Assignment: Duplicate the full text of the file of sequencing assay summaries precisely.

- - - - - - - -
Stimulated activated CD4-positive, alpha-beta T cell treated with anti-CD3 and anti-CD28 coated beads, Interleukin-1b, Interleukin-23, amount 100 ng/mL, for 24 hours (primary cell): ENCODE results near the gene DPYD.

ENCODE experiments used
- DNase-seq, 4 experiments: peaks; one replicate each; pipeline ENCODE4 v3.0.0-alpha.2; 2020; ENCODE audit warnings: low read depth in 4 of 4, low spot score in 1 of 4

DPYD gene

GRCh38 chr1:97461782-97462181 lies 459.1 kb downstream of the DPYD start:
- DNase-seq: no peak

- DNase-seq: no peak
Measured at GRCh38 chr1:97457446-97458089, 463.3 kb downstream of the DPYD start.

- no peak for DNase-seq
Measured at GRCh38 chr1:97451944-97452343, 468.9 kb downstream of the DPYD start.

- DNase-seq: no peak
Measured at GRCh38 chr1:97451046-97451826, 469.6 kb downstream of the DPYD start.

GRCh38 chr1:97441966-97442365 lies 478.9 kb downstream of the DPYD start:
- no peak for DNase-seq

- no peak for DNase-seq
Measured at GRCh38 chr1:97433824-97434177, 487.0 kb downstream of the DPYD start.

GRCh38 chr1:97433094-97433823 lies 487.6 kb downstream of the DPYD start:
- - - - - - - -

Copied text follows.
Stimulated activated CD4-positive, alpha-beta T cell treated with anti-CD3 and anti-CD28 coated beads, Interleukin-1b, Interleukin-23, amount 100 ng/mL, for 24 hours (primary cell): ENCODE results near the gene DPYD.

ENCODE experiments used
- DNase-seq, 4 experiments: peaks; one replicate each; pipeline ENCODE4 v3.0.0-alpha.2; 2020; ENCODE audit warnings: low read depth in 4 of 4, low spot score in 1 of 4

DPYD gene

GRCh38 chr1:97461782-97462181 lies 459.1 kb downstream of the DPYD start:
- DNase-seq: no peak

- DNase-seq: no peak
Measured at GRCh38 chr1:97457446-97458089, 463.3 kb downstream of the DPYD start.

- no peak for DNase-seq
Measured at GRCh38 chr1:97451944-97452343, 468.9 kb downstream of the DPYD start.

- DNase-seq: no peak
Measured at GRCh38 chr1:97451046-97451826, 469.6 kb downstream of the DPYD start.

GRCh38 chr1:97441966-97442365 lies 478.9 kb downstream of the DPYD start:
- no peak for DNase-seq

- no peak for DNase-seq
Measured at GRCh38 chr1:97433824-97434177, 487.0 kb downstream of the DPYD start.

GRCh38 chr1:97433094-97433823 lies 487.6 kb downstream of the DPYD start: